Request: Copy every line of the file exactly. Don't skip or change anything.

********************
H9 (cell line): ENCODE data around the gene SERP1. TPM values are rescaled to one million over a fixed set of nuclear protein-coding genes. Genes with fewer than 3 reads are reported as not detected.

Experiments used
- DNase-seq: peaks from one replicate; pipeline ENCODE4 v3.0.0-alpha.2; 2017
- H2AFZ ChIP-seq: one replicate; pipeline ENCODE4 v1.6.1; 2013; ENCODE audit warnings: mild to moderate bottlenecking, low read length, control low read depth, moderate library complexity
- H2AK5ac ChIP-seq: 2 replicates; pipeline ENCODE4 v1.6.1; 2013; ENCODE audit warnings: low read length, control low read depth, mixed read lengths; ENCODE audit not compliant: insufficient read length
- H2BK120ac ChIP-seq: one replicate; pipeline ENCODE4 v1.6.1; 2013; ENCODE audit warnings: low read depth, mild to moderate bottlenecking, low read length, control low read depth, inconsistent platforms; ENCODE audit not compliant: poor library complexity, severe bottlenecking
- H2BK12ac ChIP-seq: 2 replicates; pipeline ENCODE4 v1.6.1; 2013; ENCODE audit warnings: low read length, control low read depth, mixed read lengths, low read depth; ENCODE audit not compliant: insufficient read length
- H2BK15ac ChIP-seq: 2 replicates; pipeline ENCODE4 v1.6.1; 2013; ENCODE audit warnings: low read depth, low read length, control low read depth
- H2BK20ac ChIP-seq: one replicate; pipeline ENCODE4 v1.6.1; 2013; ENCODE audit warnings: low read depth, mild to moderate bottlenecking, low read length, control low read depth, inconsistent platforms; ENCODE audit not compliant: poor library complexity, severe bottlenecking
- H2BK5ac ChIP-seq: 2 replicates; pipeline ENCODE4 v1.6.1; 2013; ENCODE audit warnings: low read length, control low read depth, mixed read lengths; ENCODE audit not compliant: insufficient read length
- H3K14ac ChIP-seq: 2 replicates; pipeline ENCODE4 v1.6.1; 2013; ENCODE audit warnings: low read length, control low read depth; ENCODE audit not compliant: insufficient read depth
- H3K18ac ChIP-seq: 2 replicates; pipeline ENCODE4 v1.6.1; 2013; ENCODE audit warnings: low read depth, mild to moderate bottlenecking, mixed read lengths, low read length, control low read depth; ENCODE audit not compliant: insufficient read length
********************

H9 (cell line): ENCODE data around the gene SERP1. TPM values are rescaled to one million over a fixed set of nuclear protein-coding genes. Genes with fewer than 3 reads are reported as not detected.

Experiments used
- DNase-seq: peaks from one replicate; pipeline ENCODE4 v3.0.0-alpha.2; 2017
- H2AFZ ChIP-seq: one replicate; pipeline ENCODE4 v1.6.1; 2013; ENCODE audit warnings: mild to moderate bottlenecking, low read length, control low read depth, moderate library complexity
- H2AK5ac ChIP-seq: 2 replicates; pipeline ENCODE4 v1.6.1; 2013; ENCODE audit warnings: low read length, control low read depth, mixed read lengths; ENCODE audit not compliant: insufficient read length
- H2BK120ac ChIP-seq: one replicate; pipeline ENCODE4 v1.6.1; 2013; ENCODE audit warnings: low read depth, mild to moderate bottlenecking, low read length, control low read depth, inconsistent platforms; ENCODE audit not compliant: poor library complexity, severe bottlenecking
- H2BK12ac ChIP-seq: 2 replicates; pipeline ENCODE4 v1.6.1; 2013; ENCODE audit warnings: low read length, control low read depth, mixed read lengths, low read depth; ENCODE audit not compliant: insufficient read length
- H2BK15ac ChIP-seq: 2 replicates; pipeline ENCODE4 v1.6.1; 2013; ENCODE audit warnings: low read depth, low read length, control low read depth
- H2BK20ac ChIP-seq: one replicate; pipeline ENCODE4 v1.6.1; 2013; ENCODE audit warnings: low read depth, mild to moderate bottlenecking, low read length, control low read depth, inconsistent platforms; ENCODE audit not compliant: poor library complexity, severe bottlenecking
- H2BK5ac ChIP-seq: 2 replicates; pipeline ENCODE4 v1.6.1; 2013; ENCODE audit warnings: low read length, control low read depth, mixed read lengths; ENCODE audit not compliant: insufficient read length
- H3K14ac ChIP-seq: 2 replicates; pipeline ENCODE4 v1.6.1; 2013; ENCODE audit warnings: low read length, control low read depth; ENCODE audit not compliant: insufficient read depth
- H3K18ac ChIP-seq: 2 replicates; pipeline ENCODE4 v1.6.1; 2013; ENCODE audit warnings: low read depth, mild to moderate bottlenecking, mixed read lengths, low read length, control low read depth; ENCODE audit not compliant: insufficient read length